Photographer Laurent Weyl travels to French Polynesia to meet the children leading a new approach in marine conservation
It’s difficult to imagine a more remote place than the Marquesas Islands, a group of volcanic islands that form part of the French Polynesian archipelago situated halfway between South America and Australia in the Pacific Ocean. Yet even here, or perhaps because of the islands’ very isolation, people have an acute awareness of the dangers that humans pose to the natural world.
During a 2013 survey of the islands, carried out by a scientific team sponsored by UNESCO, a group of local children were asked whether they could come up with some ideas as to how to protect their native maritime environment. They responded with an ambitious plan, suggesting that they be allowed to manage their own piece of ocean.
Despite the young age of its proponents, the idea quickly took off. Committees were formed, objectives identified and responsibilities distributed. The result was the creation of an Educational Managed Marine Area (EMMA). Its purpose was not only to protect this small patch of ocean from pollution and degradation, but also to welcome teachers, researchers and traditional users of the sea, such as fishers, to share their experiences and enrich each other’s knowledge of this invaluable resource.
The demands of the so-called ‘Children’s Parliament of the Sea’ that developed on Tahuata, the smallest of the inhabited Marquesas Islands, were simple but vital. Visitors to the area were asked to anchor boats in sand only, to not drain fuel tanks into the lagoon, to avoid touching flora and fauna, and to dispose of both artificial and human waste responsibly. Before long, the concept spread to the Marquesas’ four other inhabited islands, other parts of French Polynesia and, ultimately, to the French mainland, reaching some tens of thousands of pupils within just a few years. French Polynesia and the founding partners structured the concept to create an ‘EMMA’ label for schools that adhere to the requirements of the programme.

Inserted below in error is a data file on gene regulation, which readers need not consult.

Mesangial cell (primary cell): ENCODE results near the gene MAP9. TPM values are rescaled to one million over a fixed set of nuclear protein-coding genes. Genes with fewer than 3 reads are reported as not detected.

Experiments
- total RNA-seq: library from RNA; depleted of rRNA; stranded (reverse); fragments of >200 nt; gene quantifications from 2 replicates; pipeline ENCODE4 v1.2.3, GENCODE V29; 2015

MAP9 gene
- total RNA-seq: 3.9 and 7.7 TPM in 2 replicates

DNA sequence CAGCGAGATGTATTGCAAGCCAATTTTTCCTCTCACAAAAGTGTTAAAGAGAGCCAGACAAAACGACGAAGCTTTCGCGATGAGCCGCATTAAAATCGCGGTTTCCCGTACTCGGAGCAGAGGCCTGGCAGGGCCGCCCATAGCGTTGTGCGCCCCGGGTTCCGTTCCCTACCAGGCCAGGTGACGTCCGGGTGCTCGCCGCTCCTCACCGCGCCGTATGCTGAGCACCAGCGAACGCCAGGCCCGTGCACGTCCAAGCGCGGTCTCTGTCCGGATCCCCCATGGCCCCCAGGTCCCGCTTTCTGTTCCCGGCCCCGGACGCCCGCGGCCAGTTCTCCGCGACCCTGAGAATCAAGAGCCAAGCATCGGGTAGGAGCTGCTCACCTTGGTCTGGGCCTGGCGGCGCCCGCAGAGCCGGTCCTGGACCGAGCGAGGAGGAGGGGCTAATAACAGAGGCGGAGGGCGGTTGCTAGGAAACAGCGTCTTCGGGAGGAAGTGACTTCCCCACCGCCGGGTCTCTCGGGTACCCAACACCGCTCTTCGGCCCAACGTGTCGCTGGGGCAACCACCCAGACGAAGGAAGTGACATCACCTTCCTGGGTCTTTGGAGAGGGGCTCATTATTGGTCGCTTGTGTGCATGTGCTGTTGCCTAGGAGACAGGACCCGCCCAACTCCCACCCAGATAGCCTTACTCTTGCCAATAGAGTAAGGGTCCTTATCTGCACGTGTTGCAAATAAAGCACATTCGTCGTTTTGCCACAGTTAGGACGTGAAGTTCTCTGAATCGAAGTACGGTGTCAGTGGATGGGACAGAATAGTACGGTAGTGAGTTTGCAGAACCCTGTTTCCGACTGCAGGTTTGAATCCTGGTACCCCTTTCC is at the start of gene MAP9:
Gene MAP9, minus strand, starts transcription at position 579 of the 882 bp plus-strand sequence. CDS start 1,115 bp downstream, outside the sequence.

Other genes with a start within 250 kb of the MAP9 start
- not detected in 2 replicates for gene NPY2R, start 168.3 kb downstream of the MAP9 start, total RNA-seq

During Cop21 in Paris, a partnership was signed between the French minister for the environment, energy and the sea, Ségolène Royal, and Édouard Fritch, president of French Polynesia, to celebrate the Polynesian network of EMMAs and to begin to promote the approach across France. At the start of the 2016–17 school year, new schools began to create their own EMMAs in other parts of French Polynesia. At the same time, a national pilot programme was launched to establish eight new EMMAs in mainland France and French overseas territories.
French Polynesia is an overseas collectivity of France that consists of five archipelagos in the south-central Pacific Ocean: the Society Islands, Tuamotu Archipelago, Gambier Islands, Marquesas Islands and Tubuai Islands. Made up of 118 islands in total, it extends over more than five million square kilometres. The capital, Papeete, is on Tahiti, French Polynesia’s largest island.
The islands and surrounding waters represent a biodiversity hotspot, comprising 20 per cent of the world’s atolls (a ring-shaped coral reef, island or series of islets) and 15,050 square kilometres of coral reef ecosystem. They are home to more than 20 species of shark. The waters around the Marquesas Islands support more than 550 fish species, including 26 species of shark and ray, and serve as a major spawning area for the bigeye tuna, which is listed as threatened on the International Union for Conservation of Nature Red List.
Today, the seas surrounding these Pacific islands face a range of threats, from habitat destruction, overfishing and coral bleaching to ocean acidification, marine pollution and the impacts of coastal development. Throughout their history, French Polynesians have practiced rāhui, a tradition of periodically restricting fishing and other activity in an area to allow the life there to recover. However, the development of intensive fishing throughout the Pacific is threatening the ocean-based Polynesian way of life. A 2019 survey found that nearly 80 per cent of people in French Polynesia think that their waters are in poor health and insufficiently protected, while 75 per cent believe that the number of fish in their waters is decreasing.